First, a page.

How to Use Berbere — Off the Beaten Aisle
Imagine the best Southern barbecue -- cooked up in northern Africa.
That’s what this week’s ingredient — the Ethiopian seasoning blend known as berbere — tastes like. And it’s as good as it sounds.
Berbere is the flavor backbone of Ethiopian cooking, a cuisine built around heavily seasoned meats and stews served with a spongy flatbread called injera.
Berbere ties all of that together, doing duty as a dry rub for meats, a seasoning for stews, lentils and grains — even as a tableside condiment.
As with so many traditional seasoning blends, what goes into berbere can vary by region, town and by house.
But most versions begin with a base of ground chiles, ginger, fenugreek, cumin, cloves, coriander, cardamom, black pepper and salt.
The result is a fiery, bright-red blend that tastes equal parts barbecue, curry and Southwestern steak rub. It sounds kind of crazy, but that’s a flavor combination that just begs to be in so many classic American dishes.
In the U.S., berbere most often is found as a dry powder, though it sometimes is a paste in Ethiopia. The powder can be added directly to just about anything, or heated briefly with oil and minced garlic and onion. The latter makes a great starter for chili or pulled pork.
You’ll find berbere at just about any online or brick-and-mortar spice shop, as well as at many larger grocers (check the international section as well as the spice aisle).
When you use it, take it easy. This stuff is deliciously spicy, so add a little, then taste and adjust from there.
The good news is that you don’t need to know squat about Ethiopian food (though it’s totally worth getting to know) to enjoy berbere. Here are some of my favorite uses:
• Blend a can of tomato paste with honey, salt and as much berbere as you can handle. It makes the best barbecue sauce. Ever.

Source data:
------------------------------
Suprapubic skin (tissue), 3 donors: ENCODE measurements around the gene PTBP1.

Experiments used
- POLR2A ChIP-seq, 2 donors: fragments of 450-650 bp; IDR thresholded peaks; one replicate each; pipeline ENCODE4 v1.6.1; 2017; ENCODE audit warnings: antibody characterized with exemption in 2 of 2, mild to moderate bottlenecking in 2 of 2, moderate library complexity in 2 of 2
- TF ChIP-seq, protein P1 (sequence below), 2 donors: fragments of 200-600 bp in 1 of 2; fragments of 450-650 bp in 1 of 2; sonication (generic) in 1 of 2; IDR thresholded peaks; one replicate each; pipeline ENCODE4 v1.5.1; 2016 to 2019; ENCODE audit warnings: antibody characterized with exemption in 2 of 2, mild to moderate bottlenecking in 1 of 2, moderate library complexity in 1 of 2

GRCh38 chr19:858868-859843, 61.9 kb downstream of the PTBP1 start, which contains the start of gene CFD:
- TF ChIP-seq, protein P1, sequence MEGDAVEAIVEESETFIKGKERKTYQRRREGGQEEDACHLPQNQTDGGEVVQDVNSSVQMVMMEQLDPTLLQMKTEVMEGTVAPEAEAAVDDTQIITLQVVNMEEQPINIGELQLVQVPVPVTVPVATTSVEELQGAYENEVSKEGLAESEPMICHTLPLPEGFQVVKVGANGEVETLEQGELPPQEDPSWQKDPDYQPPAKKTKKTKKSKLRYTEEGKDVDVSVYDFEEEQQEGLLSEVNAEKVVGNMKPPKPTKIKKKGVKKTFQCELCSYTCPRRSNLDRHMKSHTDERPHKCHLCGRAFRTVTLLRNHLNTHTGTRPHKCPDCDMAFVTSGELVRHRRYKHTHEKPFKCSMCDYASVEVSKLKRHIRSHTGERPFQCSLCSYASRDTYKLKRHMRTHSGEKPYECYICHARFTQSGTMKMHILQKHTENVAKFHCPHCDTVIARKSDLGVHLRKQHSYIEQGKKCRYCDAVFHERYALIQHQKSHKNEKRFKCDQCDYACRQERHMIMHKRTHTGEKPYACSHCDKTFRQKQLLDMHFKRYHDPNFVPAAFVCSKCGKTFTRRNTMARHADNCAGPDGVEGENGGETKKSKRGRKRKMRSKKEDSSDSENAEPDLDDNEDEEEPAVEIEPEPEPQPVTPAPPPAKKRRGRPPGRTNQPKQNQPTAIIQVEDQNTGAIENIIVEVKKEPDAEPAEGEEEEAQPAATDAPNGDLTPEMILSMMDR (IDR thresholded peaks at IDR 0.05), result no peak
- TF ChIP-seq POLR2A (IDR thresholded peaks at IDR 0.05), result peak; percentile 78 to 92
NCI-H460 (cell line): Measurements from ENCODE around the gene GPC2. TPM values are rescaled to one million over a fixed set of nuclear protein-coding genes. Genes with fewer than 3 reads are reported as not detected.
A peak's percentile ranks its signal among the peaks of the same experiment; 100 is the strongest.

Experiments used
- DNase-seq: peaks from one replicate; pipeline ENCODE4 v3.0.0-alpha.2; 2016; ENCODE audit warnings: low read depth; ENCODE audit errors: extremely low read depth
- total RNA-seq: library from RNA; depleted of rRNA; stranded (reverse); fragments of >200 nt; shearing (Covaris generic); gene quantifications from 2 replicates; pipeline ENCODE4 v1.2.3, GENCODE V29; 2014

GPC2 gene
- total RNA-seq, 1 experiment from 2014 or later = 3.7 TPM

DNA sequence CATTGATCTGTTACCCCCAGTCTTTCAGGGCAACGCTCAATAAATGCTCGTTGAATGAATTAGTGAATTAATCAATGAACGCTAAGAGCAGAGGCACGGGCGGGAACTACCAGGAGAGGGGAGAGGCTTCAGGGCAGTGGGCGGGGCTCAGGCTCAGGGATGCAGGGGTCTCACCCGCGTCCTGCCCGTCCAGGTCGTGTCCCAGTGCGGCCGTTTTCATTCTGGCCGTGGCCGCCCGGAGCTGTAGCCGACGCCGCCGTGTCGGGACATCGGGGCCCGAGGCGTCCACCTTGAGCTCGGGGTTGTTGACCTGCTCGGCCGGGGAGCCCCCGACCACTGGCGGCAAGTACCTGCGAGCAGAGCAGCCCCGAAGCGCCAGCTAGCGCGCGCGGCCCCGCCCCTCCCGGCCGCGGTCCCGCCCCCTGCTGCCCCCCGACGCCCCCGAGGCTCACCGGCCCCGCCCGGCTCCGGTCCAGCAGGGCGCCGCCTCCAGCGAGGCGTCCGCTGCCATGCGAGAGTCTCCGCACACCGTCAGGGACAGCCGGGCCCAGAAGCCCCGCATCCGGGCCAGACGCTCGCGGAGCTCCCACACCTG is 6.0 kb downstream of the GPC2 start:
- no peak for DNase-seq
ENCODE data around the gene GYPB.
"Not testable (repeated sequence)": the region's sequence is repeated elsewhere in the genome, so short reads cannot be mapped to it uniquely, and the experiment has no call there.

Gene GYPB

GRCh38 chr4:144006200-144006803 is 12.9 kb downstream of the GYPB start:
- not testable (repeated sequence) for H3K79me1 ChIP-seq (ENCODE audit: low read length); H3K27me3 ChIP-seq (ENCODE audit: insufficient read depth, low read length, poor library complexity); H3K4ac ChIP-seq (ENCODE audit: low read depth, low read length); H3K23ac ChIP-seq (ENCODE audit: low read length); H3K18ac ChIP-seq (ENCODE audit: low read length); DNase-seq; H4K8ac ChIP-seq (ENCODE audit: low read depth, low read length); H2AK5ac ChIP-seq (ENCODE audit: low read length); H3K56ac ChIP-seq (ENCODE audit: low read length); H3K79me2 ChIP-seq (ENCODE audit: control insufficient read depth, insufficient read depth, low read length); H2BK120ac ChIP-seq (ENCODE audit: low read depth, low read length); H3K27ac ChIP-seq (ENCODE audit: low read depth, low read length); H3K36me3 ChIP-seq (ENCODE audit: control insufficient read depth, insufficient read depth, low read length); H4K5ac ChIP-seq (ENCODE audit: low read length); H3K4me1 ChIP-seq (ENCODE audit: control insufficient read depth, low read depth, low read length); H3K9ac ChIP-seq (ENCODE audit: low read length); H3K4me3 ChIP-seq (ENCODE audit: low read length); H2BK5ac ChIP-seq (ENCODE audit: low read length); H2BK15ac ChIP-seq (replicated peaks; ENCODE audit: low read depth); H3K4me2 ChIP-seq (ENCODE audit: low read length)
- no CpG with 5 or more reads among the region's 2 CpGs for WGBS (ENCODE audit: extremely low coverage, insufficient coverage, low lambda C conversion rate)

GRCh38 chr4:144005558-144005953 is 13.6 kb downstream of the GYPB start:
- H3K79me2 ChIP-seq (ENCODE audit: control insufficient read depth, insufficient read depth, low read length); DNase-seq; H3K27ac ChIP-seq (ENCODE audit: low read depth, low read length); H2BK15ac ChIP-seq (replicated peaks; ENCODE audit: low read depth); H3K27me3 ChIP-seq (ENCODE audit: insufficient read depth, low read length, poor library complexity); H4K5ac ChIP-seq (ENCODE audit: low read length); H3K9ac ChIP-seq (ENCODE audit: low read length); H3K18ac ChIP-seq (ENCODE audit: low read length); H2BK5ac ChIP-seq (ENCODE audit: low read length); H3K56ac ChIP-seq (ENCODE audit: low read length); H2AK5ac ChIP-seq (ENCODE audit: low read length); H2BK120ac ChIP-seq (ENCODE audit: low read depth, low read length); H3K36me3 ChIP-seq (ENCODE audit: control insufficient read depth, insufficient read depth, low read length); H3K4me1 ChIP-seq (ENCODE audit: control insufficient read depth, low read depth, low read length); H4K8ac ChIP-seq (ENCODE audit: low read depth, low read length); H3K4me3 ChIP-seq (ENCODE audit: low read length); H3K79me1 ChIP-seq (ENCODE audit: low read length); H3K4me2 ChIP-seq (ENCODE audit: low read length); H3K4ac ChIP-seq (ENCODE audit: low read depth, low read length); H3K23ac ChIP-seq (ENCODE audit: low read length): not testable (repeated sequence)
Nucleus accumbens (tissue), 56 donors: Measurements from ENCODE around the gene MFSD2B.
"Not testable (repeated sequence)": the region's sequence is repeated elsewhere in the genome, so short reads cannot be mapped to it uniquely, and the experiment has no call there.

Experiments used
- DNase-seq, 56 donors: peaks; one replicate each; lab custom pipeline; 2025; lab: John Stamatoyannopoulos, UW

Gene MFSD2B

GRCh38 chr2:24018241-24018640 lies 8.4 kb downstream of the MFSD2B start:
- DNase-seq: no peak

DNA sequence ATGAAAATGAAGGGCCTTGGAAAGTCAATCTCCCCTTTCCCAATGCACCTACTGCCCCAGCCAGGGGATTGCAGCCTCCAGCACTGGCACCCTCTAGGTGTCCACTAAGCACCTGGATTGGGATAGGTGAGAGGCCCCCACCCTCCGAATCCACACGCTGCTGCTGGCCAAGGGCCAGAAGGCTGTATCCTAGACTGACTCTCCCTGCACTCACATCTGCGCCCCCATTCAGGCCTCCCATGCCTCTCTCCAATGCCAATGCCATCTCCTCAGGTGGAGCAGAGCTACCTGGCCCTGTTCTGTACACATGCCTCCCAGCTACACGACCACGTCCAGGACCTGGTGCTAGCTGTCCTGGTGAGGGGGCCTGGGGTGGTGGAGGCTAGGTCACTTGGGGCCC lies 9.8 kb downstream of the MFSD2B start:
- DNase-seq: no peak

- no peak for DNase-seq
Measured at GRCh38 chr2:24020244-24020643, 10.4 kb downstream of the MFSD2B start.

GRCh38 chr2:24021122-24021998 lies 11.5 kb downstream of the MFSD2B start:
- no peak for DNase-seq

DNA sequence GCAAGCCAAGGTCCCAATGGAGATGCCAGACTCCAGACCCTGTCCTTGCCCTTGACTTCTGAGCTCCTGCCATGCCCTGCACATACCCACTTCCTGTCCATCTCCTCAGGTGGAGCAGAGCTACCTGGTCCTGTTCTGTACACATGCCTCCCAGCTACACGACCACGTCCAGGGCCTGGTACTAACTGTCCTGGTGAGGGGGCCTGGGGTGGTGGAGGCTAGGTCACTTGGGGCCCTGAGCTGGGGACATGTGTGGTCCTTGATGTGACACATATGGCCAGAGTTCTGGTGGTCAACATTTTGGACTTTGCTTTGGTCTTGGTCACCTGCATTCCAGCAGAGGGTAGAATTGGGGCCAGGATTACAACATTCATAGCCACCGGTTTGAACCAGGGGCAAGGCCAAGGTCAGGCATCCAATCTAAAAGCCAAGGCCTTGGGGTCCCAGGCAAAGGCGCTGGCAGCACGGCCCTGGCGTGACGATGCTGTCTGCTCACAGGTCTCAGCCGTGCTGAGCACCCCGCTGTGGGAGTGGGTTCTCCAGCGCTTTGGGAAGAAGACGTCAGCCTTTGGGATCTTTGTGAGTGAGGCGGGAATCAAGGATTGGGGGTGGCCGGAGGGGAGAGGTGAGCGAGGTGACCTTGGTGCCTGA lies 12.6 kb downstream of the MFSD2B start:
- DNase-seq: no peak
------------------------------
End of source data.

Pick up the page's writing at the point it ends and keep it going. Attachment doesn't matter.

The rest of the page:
• Sprinkle just a bit into the cheese sauce of your favorite mac and cheese. The smoky, spicy change will blow you away.
• Use it straight up as a dry rub for baby back ribs, steaks on the grill -- even for oven-roasted chicken.
• Sauté minced onions and garlic with vegetable oil, stirring in berbere. Thin with more oil or with broth, then use as a marinade.
• Blend with softened butter then spread over hot-off-the-grill corn on the cob. Or add minced garlic and use for garlic bread.
• Add a bit to the pot when browning meat for a beef stew. Or sprinkle just a pinch over a bowl of chicken soup.
• Mix just a bit into prepared pasta sauce, or mix it directly into meatballs.
• Add a bit to ground beef when browning it for tacos.
Chopped Chicken Burgers With Berbere and Goat Cheese
This technique for using chopped (rather than ground) chicken keeps the burgers moist and flavorful. The prosciutto mixed into it helps, too. Be warned that when you form the patties, they will be very moist and messy. But once they hit the grill, they will hold together without trouble. If you’d rather use ground turkey for convenience, this same seasoning blend will be delicious in that, too.
Heat a grill to medium. Oil the grates, or coat them with cooking spray.
In a large bowl, whisk together the egg, garlic powder, berbere, black pepper and salt. Set aside.
In a food processor, combine the chicken and prosciutto. Pulse until the meat is well chopped but still chunky, about 10 seconds total. Scrape the sides of the bowl and pulse again if any large pieces remain unchopped.
Transfer the meat to the bowl with the egg mixture, then mix well. Form the meat into 4 loose patties. They will be moist and not hold together well.
Use a spatula to carefully place the burgers on the grill and cook, covered, for 4 to 5 minutes. Flip the burgers -- they should be firm enough to move easily now -- and cook for another 4 to 5 minutes, or until a thermometer reads 165 degrees F at the center of the burgers.
Top each burger with a quarter of the cheese, then serve on a bun.
J.M. Hirsch is the national food editor for The Associated Press. He is author of the recent cookbook High Flavor, Low Labor: Reinventing Weeknight Cooking . He also blogs at jmhirsch.